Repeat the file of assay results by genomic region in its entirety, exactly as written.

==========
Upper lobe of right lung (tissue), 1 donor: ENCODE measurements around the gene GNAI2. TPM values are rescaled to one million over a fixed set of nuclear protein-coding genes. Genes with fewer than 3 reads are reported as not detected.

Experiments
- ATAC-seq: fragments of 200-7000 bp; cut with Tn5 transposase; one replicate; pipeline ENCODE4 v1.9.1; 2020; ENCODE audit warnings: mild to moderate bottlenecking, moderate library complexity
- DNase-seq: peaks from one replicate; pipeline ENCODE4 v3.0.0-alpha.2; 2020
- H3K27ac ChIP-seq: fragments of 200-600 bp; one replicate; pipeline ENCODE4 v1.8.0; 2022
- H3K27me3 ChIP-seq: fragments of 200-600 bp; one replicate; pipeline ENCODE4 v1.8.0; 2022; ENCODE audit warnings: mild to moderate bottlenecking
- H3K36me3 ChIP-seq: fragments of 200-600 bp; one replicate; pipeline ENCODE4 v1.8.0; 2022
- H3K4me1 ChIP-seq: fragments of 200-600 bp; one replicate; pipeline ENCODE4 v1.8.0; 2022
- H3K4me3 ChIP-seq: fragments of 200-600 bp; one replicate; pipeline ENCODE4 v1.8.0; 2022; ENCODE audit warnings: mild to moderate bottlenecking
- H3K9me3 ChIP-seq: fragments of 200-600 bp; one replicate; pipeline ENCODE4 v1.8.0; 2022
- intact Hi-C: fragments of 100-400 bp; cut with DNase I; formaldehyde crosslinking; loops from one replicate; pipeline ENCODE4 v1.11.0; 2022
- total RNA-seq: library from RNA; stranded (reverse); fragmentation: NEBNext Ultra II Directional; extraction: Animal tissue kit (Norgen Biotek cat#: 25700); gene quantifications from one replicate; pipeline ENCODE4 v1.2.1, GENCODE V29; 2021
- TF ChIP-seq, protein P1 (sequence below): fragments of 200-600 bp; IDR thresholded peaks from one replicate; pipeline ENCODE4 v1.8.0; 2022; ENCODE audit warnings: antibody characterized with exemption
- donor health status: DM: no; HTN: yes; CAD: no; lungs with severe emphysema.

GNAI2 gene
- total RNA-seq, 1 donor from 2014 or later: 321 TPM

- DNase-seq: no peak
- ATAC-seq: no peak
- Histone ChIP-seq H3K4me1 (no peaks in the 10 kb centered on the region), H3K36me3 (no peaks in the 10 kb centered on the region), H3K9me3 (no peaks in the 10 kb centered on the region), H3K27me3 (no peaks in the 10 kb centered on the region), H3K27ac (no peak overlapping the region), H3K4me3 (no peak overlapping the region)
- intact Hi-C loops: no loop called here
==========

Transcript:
Upper lobe of right lung (tissue), 1 donor: ENCODE measurements around the gene GNAI2. TPM values are rescaled to one million over a fixed set of nuclear protein-coding genes. Genes with fewer than 3 reads are reported as not detected.

Experiments
- ATAC-seq: fragments of 200-7000 bp; cut with Tn5 transposase; one replicate; pipeline ENCODE4 v1.9.1; 2020; ENCODE audit warnings: mild to moderate bottlenecking, moderate library complexity
- DNase-seq: peaks from one replicate; pipeline ENCODE4 v3.0.0-alpha.2; 2020
- H3K27ac ChIP-seq: fragments of 200-600 bp; one replicate; pipeline ENCODE4 v1.8.0; 2022
- H3K27me3 ChIP-seq: fragments of 200-600 bp; one replicate; pipeline ENCODE4 v1.8.0; 2022; ENCODE audit warnings: mild to moderate bottlenecking
- H3K36me3 ChIP-seq: fragments of 200-600 bp; one replicate; pipeline ENCODE4 v1.8.0; 2022
- H3K4me1 ChIP-seq: fragments of 200-600 bp; one replicate; pipeline ENCODE4 v1.8.0; 2022
- H3K4me3 ChIP-seq: fragments of 200-600 bp; one replicate; pipeline ENCODE4 v1.8.0; 2022; ENCODE audit warnings: mild to moderate bottlenecking
- H3K9me3 ChIP-seq: fragments of 200-600 bp; one replicate; pipeline ENCODE4 v1.8.0; 2022
- intact Hi-C: fragments of 100-400 bp; cut with DNase I; formaldehyde crosslinking; loops from one replicate; pipeline ENCODE4 v1.11.0; 2022
- total RNA-seq: library from RNA; stranded (reverse); fragmentation: NEBNext Ultra II Directional; extraction: Animal tissue kit (Norgen Biotek cat#: 25700); gene quantifications from one replicate; pipeline ENCODE4 v1.2.1, GENCODE V29; 2021
- TF ChIP-seq, protein P1 (sequence below): fragments of 200-600 bp; IDR thresholded peaks from one replicate; pipeline ENCODE4 v1.8.0; 2022; ENCODE audit warnings: antibody characterized with exemption
- donor health status: DM: no; HTN: yes; CAD: no; lungs with severe emphysema.

GNAI2 gene
- total RNA-seq, 1 donor from 2014 or later: 321 TPM

- DNase-seq: no peak
- ATAC-seq: no peak
- Histone ChIP-seq H3K4me1 (no peaks in the 10 kb centered on the region), H3K36me3 (no peaks in the 10 kb centered on the region), H3K9me3 (no peaks in the 10 kb centered on the region), H3K27me3 (no peaks in the 10 kb centered on the region), H3K27ac (no peak overlapping the region), H3K4me3 (no peak overlapping the region)
- intact Hi-C loops: no loop called here